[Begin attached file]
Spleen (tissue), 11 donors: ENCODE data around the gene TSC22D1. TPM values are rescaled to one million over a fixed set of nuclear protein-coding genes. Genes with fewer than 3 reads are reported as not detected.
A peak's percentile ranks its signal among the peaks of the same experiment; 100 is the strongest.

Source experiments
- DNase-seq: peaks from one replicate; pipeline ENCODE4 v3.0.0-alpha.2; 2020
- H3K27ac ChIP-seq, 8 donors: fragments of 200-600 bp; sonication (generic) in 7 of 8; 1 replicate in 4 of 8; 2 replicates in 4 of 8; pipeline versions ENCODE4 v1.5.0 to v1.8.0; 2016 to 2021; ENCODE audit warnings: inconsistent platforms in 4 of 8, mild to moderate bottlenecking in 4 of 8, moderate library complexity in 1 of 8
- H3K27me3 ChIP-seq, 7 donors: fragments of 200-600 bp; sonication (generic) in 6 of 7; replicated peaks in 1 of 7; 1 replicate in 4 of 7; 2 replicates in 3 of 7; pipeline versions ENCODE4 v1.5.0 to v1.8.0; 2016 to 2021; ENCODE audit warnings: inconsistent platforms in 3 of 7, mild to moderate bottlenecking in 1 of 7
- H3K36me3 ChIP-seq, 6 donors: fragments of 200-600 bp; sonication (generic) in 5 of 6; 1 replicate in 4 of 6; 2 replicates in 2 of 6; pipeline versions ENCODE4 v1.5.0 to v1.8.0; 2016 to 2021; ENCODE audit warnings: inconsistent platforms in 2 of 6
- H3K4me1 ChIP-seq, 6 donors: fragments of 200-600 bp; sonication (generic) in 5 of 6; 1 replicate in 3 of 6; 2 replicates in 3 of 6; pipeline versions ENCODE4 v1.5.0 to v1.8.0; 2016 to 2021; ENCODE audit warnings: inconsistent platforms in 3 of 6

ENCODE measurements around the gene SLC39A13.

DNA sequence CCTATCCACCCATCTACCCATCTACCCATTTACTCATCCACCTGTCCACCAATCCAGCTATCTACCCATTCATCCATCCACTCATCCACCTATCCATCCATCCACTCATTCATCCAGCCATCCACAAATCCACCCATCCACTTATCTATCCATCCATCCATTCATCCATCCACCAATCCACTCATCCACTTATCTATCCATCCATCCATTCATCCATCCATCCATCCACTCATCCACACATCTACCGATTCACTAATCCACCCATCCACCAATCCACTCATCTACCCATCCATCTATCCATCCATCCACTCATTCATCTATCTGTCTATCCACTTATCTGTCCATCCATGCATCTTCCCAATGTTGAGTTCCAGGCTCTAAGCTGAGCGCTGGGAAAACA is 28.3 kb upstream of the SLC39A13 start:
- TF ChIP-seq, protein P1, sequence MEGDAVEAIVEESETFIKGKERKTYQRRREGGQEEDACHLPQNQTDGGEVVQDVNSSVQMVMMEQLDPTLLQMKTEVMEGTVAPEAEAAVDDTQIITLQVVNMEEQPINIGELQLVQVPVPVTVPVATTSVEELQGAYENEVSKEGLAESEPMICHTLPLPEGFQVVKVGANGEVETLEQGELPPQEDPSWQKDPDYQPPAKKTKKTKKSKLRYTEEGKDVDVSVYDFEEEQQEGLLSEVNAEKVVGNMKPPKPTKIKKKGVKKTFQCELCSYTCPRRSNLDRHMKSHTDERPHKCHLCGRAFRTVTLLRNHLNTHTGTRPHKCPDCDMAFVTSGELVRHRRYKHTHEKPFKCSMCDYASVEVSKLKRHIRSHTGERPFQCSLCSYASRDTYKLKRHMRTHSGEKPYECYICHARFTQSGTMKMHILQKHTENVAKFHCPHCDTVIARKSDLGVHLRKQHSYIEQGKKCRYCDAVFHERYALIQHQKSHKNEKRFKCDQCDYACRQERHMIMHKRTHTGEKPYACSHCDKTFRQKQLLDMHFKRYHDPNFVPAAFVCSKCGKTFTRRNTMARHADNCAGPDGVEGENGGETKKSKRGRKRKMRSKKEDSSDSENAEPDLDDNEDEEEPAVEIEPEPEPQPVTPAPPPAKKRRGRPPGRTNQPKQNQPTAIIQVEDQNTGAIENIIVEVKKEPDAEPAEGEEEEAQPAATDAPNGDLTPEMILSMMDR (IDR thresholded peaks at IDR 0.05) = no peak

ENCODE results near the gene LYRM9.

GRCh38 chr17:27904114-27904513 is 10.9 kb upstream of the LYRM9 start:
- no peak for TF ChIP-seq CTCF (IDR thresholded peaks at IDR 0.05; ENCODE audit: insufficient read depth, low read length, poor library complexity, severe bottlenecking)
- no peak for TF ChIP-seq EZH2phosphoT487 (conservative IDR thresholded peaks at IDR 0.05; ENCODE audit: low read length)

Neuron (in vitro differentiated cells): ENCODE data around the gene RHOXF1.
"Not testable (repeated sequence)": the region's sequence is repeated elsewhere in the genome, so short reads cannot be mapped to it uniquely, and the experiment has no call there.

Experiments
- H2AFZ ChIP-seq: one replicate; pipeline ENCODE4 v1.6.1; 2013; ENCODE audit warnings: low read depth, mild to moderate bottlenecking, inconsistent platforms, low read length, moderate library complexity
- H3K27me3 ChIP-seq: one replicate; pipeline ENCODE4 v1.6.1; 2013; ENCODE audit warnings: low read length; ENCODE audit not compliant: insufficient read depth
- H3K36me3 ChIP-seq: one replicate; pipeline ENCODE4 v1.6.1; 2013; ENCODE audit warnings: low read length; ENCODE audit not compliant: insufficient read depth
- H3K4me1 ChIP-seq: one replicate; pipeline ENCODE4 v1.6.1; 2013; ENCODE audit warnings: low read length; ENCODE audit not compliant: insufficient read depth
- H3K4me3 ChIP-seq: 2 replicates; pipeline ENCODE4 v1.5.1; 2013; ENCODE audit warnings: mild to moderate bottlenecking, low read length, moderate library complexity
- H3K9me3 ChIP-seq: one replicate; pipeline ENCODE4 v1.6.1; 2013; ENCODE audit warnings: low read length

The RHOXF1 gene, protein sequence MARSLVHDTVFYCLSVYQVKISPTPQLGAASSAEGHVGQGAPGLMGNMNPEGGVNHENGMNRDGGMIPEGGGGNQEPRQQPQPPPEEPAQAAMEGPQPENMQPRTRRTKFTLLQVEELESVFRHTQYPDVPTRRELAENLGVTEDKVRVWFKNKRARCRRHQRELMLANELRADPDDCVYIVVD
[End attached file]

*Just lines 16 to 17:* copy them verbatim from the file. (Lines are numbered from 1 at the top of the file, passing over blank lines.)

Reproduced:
Neuron (in vitro differentiated cells): ENCODE data around the gene RHOXF1.
"Not testable (repeated sequence)": the region's sequence is repeated elsewhere in the genome, so short reads cannot be mapped to it uniquely, and the experiment has no call there.